3 Pulmonology, Sri Devaraj Urs Academy of Higher Education and Research, Kolar, IND

Harshitha K R

Adenoid cystic carcinoma (ACC) is a rare type of tumor that usually originates from minor salivary glands in the oral cavity. ACC of the larynx is even rare. This case study describes a 36-year-old non-smoking male farmer who initially presented with dyspnea and was misdiagnosed with bronchial asthma. Spirometry revealed fixed airway obstruction. Further evaluation revealed a pedunculated mass obstructing the airway, which was diagnosed as ACC by histopathological examination of the biopsy specimen. The patient was treated with radiation therapy, resulting in clinical improvement after six weeks. ACC is highly invasive and slow-growing, with perineural extension and a higher risk of recurrence. Metastasis in the lungs is common. Adequate preoperative staging, including imaging with computed tomography (CT) and magnetic resonance imaging, is important for planning treatment. The role of radiation therapy with concurrent chemotherapy is still under trial.


Laryngeal carcinoma is the second most prevalent malignancy of the upper aero-digestive tract with over 13,000 cases documented yearly in the United States solely [ 1 ]. Despite squamous cell carcinoma (SCC) contributing to the majority (~90%) of malignant laryngeal tumors, the larynx is susceptible to a wide range of malignancies with different histologic characteristics [ 2 ]. ACC is a relatively slow-growing tumor that most frequently arises from minor salivary glands of the oral cavity, paranasal sinuses, pharynx, and larynx [ 3 ]. Adenoid cystic carcinomas (ACC) predominantly affect salivary glands of the oral cavity. ACC of the larynx is one of the rarest variants accounting for <1% of laryngeal tumors, originating along the mucosa of the laryngo-tracheal tract, as there are few salivary glands [ 4 , 5 ]. The available research estimates that there have only been less than 100 case reports on ACC published globally [ 6 ]. In contrast to SCC, ACC of the larynx is not related to a history of smoking or no distinct predisposing risk factors to this malignancy [ 4 , 5 ]. Hoarseness and dyspnea are frequently the predominant symptoms, while local-regional metastases are extremely rare, at least for cancers that start in the subglottic region [ 6 , 7 ]. The median survival period is about eight years [ 7 ]. Although the clinical behavior of extra laryngeal ACC is well known, currently only limited case series are available for laryngeal ACCs. Here, we describe a case of ACC of the larynx with an atypical presentation that was initially misdiagnosed as asthma. However, the following discussion details how further evaluation helped in arriving at an accurate diagnosis.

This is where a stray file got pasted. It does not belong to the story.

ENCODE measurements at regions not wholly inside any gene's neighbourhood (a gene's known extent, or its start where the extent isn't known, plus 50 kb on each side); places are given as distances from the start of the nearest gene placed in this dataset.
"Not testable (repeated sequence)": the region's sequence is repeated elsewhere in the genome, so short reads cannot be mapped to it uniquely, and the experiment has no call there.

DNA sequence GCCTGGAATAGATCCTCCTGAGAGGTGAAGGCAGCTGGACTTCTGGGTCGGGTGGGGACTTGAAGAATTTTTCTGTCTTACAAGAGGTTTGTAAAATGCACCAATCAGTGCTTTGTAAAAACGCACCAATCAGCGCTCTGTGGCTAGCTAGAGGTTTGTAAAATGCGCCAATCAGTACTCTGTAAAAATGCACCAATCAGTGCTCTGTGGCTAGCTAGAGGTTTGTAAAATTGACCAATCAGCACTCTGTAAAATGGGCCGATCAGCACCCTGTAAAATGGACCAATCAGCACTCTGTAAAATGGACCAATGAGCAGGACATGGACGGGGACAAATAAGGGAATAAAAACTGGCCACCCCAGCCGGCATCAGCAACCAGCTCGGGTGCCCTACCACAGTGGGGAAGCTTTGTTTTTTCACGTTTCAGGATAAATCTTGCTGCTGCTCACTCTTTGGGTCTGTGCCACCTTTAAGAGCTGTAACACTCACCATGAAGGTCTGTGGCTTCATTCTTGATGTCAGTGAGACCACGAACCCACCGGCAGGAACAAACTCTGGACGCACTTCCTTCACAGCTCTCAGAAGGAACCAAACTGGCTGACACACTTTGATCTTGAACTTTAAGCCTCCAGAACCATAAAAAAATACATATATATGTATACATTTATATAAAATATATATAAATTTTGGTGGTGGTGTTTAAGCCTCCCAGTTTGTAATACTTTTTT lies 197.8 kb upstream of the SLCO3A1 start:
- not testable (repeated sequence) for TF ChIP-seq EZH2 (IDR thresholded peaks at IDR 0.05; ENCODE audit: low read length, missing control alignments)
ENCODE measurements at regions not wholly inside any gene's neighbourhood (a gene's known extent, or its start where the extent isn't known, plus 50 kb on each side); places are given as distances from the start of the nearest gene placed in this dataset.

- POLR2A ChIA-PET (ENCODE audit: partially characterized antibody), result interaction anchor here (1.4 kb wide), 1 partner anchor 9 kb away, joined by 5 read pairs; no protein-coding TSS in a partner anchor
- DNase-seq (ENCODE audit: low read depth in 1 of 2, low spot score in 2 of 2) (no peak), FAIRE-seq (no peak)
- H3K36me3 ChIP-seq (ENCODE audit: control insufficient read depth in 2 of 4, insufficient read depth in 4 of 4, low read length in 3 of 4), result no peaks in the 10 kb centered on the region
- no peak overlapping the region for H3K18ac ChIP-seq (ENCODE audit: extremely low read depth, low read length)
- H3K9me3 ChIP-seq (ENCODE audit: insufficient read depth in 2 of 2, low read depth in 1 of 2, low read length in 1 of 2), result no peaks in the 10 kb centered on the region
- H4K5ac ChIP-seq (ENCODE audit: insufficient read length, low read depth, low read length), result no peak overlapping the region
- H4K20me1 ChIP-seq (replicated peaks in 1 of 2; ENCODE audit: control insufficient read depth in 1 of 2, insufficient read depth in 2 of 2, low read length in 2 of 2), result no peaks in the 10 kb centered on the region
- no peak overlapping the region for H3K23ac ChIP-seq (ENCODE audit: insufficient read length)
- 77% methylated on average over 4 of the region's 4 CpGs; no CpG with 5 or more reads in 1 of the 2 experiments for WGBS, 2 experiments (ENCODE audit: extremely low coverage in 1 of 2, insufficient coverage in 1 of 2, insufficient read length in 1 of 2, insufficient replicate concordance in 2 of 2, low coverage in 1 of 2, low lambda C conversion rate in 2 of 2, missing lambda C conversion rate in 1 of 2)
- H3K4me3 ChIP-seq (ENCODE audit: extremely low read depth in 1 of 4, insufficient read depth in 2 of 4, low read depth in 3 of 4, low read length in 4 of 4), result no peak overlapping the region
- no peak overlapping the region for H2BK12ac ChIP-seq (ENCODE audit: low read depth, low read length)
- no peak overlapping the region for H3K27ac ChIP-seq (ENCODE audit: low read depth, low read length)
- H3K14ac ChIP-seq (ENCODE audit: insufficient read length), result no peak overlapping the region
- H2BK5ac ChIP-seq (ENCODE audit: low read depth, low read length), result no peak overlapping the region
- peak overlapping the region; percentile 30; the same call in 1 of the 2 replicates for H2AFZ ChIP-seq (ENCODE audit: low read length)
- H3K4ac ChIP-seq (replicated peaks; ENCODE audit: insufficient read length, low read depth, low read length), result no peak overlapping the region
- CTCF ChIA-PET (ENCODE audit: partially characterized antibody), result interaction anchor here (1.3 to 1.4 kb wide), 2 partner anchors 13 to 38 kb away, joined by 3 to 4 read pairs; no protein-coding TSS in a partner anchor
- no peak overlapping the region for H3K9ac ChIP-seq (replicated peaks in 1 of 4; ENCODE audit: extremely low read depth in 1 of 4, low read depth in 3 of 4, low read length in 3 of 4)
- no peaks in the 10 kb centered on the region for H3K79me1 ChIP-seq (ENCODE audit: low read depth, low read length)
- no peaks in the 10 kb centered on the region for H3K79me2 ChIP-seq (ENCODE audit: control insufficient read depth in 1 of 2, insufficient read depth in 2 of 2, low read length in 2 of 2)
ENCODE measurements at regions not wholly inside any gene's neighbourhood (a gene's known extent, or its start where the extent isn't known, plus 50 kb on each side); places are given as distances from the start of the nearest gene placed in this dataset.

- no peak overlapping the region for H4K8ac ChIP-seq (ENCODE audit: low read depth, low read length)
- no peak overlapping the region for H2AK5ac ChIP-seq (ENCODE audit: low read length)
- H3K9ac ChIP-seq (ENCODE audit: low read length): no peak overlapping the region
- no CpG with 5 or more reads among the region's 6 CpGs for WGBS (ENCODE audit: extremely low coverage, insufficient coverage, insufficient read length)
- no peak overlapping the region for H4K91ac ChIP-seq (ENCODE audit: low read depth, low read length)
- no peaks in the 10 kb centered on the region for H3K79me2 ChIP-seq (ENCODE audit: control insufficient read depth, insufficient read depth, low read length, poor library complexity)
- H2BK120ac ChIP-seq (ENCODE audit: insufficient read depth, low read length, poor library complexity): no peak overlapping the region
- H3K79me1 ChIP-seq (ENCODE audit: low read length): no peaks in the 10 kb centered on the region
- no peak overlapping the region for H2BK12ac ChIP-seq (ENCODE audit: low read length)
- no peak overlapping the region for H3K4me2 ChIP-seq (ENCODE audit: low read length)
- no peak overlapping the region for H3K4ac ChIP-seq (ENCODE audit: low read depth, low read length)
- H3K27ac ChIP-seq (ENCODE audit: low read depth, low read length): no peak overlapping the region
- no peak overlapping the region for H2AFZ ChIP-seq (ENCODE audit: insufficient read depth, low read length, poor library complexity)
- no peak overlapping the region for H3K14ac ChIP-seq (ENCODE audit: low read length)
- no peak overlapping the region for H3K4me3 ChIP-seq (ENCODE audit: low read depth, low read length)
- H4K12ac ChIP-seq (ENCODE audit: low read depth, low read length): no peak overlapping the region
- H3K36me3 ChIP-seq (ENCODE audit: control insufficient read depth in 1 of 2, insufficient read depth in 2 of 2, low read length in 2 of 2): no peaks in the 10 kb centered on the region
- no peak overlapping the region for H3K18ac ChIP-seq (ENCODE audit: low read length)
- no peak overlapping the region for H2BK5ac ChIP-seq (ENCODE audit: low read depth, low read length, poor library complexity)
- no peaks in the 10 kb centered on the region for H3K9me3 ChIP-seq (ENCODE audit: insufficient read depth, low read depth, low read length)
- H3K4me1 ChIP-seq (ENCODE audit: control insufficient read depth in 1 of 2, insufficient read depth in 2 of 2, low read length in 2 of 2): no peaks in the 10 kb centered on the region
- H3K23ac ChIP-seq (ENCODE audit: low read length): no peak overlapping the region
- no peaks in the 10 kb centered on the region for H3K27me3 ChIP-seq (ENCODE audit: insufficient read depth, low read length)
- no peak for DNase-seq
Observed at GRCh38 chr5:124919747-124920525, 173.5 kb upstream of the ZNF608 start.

Case presentation

A 36-year-old Indian farmer, a non-smoker male, presented with a history of dyspnea for five months, which aggravated on exertion, for which he was treated for bronchial asthma with bronchodilators in a local hospital. His dyspnea had worsened for half a month and was associated with noisy breathing for five days. The patient also complained of a cough for one week associated with yellow mucoid, non-foul smelling, and occasionally blood-tinged sputum. He complained of hoarseness of voice for five days. He denied a history of chest pain, palpitations, orthopnea, facial puffiness, upper limb swelling, difficulty in swallowing, fever, loss of weight, and loss of appetite. The patient had no known comorbidities. He gave the history of a road traffic accident 12 years ago with blunt trauma chest and rib fractures.

Physical examination on presentation revealed a temperature of 36.9°C, pulse of 91 bpm, blood pressure of 124/80 mmHg, respiratory rate of 23 cycles/minute, and oxygen saturation of 96% on room air. Stidor was present. Respiratory system examination revealed no abnormality on inspection, palpation, and percussion. Bilateral vesicular breath sounds of reduced intensity were heard in all areas of auscultation associated with inspiratory rhonchi.

On further evaluation, a posterior-anterior (PA) view chest radiograph revealed hyperinflated lung fields, with normal mediastinum (Figure ​ (Figure1A). 1A ). Spirometry was suggestive of fixed upper airway obstruction (Figure ​ (Figure1B). 1B ). Routine blood investigations were within normal limits.

An external file that holds a picture, illustration, etc.
Object name is cureus-0016-00000060571-i01.jpg

PA, posterior-anterior

The patient underwent a check bronchoscopy for evaluation of upper airway obstruction, which revealed a pedunculated mass arising from the right posterolateral subglottic area causing near-total airway obstruction (Figure ​ (Figure2 2 ).

An external file that holds a picture, illustration, etc.